R’AL-firstly, thanks so much for all your efforts in this area. I assumed there was a lower quantity of comments due to the size of the siddur. My 2 cents would’ve been to leave out the essays and the material at the back and include more commentary. I also think there are some clear overarching issues (e.g. matir, close vs. far) which could be pulled out-not in a long essay but almost a summary table.
    As I mentioned, I am going through it. The reason is I’m giving a series (10 minutes, after shabbat davening) based on it where I hope to give folks (and may do a cheat sheet as I did on the machzorim) some key points to think about as they actually say the words. My guess/hope is short and punchy may actually get people to think about it more than just once.
    KT

  19. Prof. Kaplan –

    The RSVP link for your lecture seems to be broken. I keep being prompted to rsvp for a Law and Morality in the Jewish Tradition lecture.

  20. “RJB: Just told funny story with good deal of Yiddish, mainly self-deprecatory”

    “RJJS keeps throwing in Yiddish phrases. Not often I hear that from someone cleanshaven”

    It is great to see that Yiddish is still being used, at least minimally, in the MO world. While significant portions of the older MO generation still retains connections to Yiddish and the Yiddish speaking world, the great ignorance of Yiddish among the younger generations there (and elsewhere) is quite unfortunate, as it moves the younger generation further away from those who preceded them, and from our European past, and the mesorah. Halevai that there should be more usage of Yiddish along such lines, and maybe some of the youth will get interested in it and gain some knowledge of that tongue.

    I am listening to the recording now and enjoying it. Thanks to the earlier commenter for posting the link.

  21. Lawrence Kaplan

    Joel Rich: I believe my presentation will be recorded.

    Jacob: Sorry about the link. But you can come without rsvping.

  22. Lawrence Kaplan

    “kaplans”(?): I assume that Joseph quite reasonably assumed I knew about.

  23. the great ignorance of Yiddish among the younger generations there (and elsewhere) is quite unfortunate, as it moves the younger generation further away from those who preceded them, and from our European past, and the mesorah.

    Which is why, alongside Yiddish, I make sure to learn Old French, Latin and Greek in equal amounts, because I cannot bear to be separated from any now-extinct stage in the mesorah.

    Not Ladino though, because that’s not part of the mesorah.

  24. Shlomo: How correct you are. Let’s just stick to English. Learn gemara in English only too. After all why waste time and confuse the kids with Aramaic? And pray in English too. Kids today have so much to learn, why make them learn any language beyond English. Doing so might take away from the time they need for essentials such as Facebook.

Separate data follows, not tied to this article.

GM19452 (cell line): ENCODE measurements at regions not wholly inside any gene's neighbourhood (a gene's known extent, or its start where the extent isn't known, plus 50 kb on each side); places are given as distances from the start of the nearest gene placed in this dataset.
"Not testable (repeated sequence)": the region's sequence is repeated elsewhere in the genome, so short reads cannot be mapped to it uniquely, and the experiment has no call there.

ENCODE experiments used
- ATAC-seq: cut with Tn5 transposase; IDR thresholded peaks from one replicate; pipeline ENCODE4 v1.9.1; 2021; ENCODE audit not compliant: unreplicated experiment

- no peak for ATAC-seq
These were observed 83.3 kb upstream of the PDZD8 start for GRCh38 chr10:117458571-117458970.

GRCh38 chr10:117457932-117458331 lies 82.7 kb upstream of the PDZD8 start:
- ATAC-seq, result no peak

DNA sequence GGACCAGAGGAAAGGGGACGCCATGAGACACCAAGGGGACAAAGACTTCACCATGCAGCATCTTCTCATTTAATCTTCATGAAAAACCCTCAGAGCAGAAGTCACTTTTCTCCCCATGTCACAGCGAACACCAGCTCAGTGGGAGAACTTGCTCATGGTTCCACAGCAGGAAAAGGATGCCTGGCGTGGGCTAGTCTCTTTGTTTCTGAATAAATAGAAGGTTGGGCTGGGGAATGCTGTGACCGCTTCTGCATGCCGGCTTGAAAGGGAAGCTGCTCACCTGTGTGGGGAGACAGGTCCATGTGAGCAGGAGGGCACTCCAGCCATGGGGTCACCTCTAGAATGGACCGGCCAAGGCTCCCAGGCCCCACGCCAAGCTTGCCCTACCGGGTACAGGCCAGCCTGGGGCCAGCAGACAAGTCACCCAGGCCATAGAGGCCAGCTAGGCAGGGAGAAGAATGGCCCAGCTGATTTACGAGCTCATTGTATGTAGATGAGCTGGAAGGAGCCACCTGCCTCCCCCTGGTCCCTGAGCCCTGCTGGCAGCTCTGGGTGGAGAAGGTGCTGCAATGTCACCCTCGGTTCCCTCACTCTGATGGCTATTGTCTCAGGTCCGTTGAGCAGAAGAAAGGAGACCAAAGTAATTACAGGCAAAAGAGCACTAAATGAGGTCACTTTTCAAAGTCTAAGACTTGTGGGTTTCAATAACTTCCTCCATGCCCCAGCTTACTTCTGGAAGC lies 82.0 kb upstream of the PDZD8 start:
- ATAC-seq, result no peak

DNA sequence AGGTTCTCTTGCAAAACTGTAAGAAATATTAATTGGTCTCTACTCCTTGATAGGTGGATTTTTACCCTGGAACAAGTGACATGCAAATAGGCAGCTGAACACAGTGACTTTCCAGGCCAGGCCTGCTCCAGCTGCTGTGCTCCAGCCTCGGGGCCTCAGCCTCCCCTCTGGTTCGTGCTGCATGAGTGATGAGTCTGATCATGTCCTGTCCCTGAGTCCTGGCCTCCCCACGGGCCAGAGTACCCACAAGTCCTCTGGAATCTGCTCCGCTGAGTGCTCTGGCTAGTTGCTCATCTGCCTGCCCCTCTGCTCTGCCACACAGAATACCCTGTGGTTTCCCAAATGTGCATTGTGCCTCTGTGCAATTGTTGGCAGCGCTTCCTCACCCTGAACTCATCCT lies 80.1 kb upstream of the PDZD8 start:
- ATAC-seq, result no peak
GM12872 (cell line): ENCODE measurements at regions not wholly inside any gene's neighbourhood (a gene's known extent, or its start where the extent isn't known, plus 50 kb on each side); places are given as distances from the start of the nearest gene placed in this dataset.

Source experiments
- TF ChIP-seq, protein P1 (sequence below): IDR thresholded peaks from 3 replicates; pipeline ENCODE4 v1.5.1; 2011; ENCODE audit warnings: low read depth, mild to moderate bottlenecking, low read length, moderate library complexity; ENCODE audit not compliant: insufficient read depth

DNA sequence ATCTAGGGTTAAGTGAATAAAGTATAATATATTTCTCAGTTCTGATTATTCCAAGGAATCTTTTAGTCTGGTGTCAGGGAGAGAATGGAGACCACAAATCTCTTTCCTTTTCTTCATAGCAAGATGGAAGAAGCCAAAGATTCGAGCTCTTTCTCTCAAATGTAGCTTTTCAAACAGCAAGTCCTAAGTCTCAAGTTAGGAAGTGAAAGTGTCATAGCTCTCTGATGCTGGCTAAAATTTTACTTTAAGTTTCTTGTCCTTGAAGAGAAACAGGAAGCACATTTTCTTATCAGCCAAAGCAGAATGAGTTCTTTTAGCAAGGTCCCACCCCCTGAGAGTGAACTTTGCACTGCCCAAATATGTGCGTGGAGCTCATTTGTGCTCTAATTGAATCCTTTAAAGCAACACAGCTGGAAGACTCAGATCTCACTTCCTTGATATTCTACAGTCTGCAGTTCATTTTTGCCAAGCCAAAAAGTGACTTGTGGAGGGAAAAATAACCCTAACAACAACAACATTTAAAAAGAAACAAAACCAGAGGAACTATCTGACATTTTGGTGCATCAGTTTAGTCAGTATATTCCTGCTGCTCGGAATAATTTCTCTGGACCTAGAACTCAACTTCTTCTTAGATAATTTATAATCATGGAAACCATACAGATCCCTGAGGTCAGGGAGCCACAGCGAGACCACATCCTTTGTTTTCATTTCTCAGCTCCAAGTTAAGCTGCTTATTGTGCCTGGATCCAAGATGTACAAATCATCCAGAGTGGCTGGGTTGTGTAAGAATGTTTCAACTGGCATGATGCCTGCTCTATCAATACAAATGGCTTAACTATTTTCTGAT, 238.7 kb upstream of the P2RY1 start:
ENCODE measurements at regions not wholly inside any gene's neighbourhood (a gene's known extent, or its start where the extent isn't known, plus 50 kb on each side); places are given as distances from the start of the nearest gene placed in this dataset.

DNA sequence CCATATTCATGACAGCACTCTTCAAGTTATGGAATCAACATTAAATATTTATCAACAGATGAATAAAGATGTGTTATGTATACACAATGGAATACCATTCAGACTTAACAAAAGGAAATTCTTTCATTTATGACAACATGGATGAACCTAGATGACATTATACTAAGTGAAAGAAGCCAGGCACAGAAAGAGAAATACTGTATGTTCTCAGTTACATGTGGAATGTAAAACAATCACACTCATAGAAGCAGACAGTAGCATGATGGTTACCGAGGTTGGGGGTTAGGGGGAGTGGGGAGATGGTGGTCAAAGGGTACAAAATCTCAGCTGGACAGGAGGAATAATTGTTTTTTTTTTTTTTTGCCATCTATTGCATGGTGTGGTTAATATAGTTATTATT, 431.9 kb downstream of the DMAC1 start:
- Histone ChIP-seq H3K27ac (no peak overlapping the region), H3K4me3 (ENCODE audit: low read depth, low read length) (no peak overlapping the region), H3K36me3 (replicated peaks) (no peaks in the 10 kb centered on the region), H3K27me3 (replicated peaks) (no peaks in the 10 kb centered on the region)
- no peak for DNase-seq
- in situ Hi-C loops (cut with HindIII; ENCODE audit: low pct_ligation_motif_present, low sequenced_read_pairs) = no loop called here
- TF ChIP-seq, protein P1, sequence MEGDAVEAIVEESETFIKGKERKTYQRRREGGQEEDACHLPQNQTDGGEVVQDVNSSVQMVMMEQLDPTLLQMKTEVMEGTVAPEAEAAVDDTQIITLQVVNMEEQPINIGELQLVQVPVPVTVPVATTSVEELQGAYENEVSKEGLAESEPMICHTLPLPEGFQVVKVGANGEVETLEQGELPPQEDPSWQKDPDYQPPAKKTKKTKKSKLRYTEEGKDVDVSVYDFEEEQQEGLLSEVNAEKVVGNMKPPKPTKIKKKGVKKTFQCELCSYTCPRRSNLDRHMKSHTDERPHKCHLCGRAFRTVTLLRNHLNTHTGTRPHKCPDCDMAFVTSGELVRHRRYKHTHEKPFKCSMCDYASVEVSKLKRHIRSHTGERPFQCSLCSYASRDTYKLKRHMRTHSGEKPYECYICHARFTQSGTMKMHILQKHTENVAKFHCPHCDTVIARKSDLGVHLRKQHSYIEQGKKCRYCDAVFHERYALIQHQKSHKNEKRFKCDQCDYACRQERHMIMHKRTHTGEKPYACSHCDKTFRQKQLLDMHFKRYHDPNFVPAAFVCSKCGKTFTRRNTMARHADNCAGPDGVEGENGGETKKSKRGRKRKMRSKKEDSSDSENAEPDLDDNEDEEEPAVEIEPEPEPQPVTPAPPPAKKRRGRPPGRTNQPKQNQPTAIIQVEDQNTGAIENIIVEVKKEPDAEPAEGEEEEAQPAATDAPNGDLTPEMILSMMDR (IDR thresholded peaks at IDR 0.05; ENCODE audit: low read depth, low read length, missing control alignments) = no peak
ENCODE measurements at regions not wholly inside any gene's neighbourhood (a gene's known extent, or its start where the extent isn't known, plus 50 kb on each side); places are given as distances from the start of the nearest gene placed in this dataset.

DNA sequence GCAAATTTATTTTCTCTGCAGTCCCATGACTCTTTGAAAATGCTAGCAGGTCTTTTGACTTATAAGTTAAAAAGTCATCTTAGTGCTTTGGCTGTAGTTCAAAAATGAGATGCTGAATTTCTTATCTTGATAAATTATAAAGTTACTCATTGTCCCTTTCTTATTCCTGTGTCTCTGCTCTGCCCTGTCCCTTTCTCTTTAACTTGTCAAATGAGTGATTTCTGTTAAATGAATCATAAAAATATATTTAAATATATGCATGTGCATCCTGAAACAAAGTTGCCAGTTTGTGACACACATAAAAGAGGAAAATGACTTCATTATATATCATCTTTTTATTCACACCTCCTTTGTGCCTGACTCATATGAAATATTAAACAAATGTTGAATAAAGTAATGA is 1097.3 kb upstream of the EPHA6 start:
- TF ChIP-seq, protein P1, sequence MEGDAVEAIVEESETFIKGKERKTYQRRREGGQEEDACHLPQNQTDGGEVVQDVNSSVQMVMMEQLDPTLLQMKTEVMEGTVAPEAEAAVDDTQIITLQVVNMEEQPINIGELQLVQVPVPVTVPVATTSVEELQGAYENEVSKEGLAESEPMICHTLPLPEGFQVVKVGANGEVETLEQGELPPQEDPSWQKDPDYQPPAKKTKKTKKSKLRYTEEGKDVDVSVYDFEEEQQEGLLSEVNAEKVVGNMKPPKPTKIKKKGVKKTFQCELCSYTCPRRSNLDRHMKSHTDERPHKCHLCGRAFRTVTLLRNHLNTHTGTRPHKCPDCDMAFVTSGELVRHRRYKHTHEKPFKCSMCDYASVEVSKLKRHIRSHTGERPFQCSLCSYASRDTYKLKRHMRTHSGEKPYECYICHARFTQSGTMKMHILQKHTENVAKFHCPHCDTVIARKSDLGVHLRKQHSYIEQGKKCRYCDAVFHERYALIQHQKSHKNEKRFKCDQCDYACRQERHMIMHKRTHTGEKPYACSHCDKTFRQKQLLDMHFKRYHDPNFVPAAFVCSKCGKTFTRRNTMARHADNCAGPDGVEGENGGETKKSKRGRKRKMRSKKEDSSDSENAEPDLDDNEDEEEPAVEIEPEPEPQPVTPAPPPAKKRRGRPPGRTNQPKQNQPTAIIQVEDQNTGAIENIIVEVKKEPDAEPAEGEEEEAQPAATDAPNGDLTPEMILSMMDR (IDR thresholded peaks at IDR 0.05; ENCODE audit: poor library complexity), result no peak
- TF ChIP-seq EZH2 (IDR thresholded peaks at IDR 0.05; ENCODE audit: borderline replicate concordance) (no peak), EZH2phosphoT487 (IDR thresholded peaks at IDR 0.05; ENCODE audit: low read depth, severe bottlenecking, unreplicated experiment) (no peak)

If you can’t learn and achieve total fluency in each of Old French, Latin, Greek, Aramaic, Yiddish, etc., one should not even attempt any of them. It is a sin to have some proficiency in the language of your parents, grandparents, cousins. An affront for someone to suggest that MO should have some knowledge of the mother tongue of their gadol, RYBS.

  25. Does YU offer any language courses to study Yiddish as a language? Or does one have to enroll in such a course at YIVO (http://www.yivoinstitute.org/index.php?tid=54&aid=891)?

    Incidentally, for those not familar, Aaron Lansky’s 2004 “Outwitting History” is worth reading.

  26. IH: “Does YU offer any language courses to study Yiddish as a language?”

    Does Chaim Berlin or BMG?

    Litvak: “It is a sin to have some proficiency in the language of your parents, grandparents, cousins.”

    So now you advocate the use of German, Hungarian or Russian? Oh, lets not forget the language of Moreh and Chovos, inshallah.

  27. Shimon S – thanks, so it looks like there is a course (taught by the same instructor as the Elementary Yiddish class at YIVO.

    Itay Zutra
    Adjunct Instructor of Yiddish
    Born in Israel, Itay Zutra received a BA from Hebrew University and an MA from Tel Aviv University. He is currently completing a doctorate at the Jewish Theological Seminary. His dissertation is entitled “Inzikh (1920- 1940): Yiddish Modernism in Search of Jewish Self-Consciousness.” His areas of interest include Yiddish literature, Eastern European Jewish history, culture and literature, poetry, modernism and modern Hebrew literature.

  28. I am puzzled about several matters raised in R’ Gil’s notes on the launching of the siddur. First of all, isn’t it audacious to describe the earlier worlds (Rav Avahu in Gen. Rabbah) as “failures”? Although Rav Avahu uses the expression, “those didn’t please Me”, that could just be a waying of saying that they had finished serving their purpose. I don’t see that a mussar lesson about perserverence overrides a diminished view of the Creator (i.e. subject to failed experiments).

    Second, why does tefila need a ‘matir’? Tefila, in the form of crying out to GOD, both addresses a human need, and is explicitly alluded to in the torah. Daily tefila is taken by the sages to be derived from the torah verse, “ule’avdi bechol levavchem”. The issue of avot vs. korbanot addresses primarily the question of the basis for the several times for tefila that the sages require, it seems to me.

  29. Re Yiddish. The only value I can think of, apart for nostalgia, is the ability to connect with old Jews, who are rapidly disappearing. Yet many of them still live, and many people I know picked up Yiddish sufficiently enough to converse with and get to know precious Jews. You could make a similar case about Chassidim, but of course they should learn the vernacular, for a similar reason, so they can connect with and get to know precious Jews.